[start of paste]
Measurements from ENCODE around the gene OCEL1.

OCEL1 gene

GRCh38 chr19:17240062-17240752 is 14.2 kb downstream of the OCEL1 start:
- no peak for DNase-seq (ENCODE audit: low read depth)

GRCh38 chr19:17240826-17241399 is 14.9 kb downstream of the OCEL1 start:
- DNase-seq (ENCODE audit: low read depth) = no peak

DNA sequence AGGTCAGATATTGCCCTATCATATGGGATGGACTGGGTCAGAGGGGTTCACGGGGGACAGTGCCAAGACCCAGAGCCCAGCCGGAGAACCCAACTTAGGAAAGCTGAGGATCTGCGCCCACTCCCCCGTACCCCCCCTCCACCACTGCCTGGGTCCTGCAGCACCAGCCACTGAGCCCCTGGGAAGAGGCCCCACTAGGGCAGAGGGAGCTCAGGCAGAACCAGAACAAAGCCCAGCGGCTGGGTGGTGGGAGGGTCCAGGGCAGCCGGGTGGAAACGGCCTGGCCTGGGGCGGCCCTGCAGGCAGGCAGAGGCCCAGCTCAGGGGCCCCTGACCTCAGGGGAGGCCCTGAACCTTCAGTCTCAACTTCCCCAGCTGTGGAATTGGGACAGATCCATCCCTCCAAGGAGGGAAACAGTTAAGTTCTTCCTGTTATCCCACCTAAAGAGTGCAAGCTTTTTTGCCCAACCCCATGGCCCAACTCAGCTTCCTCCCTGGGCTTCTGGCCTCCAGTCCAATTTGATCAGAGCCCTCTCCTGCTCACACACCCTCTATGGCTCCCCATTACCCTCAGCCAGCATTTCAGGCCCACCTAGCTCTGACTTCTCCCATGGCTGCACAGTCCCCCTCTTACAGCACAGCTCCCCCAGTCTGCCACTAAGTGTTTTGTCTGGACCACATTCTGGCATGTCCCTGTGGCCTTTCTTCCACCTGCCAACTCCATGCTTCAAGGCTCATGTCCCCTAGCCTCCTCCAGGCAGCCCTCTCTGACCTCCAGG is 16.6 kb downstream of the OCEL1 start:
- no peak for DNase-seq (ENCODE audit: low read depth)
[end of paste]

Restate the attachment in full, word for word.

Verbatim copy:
Measurements from ENCODE around the gene OCEL1.

OCEL1 gene

GRCh38 chr19:17240062-17240752 is 14.2 kb downstream of the OCEL1 start:
- no peak for DNase-seq (ENCODE audit: low read depth)

GRCh38 chr19:17240826-17241399 is 14.9 kb downstream of the OCEL1 start:
- DNase-seq (ENCODE audit: low read depth) = no peak

DNA sequence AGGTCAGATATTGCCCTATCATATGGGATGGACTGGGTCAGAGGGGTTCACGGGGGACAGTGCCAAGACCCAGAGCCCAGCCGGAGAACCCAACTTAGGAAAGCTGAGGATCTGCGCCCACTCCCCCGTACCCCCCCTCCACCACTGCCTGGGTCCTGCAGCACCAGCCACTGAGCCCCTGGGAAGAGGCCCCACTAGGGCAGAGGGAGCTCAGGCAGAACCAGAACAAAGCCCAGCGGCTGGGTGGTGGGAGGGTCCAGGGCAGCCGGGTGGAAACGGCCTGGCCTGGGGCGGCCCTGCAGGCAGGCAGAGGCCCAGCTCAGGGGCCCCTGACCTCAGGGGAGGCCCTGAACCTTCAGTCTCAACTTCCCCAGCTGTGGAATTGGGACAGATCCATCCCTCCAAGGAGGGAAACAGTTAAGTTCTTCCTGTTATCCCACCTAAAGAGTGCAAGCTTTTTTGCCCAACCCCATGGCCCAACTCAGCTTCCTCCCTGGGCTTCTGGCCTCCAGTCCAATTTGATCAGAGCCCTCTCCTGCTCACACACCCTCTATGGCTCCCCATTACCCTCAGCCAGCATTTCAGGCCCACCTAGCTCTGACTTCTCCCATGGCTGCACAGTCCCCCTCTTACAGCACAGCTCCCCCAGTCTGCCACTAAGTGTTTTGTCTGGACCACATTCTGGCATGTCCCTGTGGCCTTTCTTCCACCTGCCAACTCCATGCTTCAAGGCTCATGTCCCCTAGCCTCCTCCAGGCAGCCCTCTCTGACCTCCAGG is 16.6 kb downstream of the OCEL1 start:
- no peak for DNase-seq (ENCODE audit: low read depth)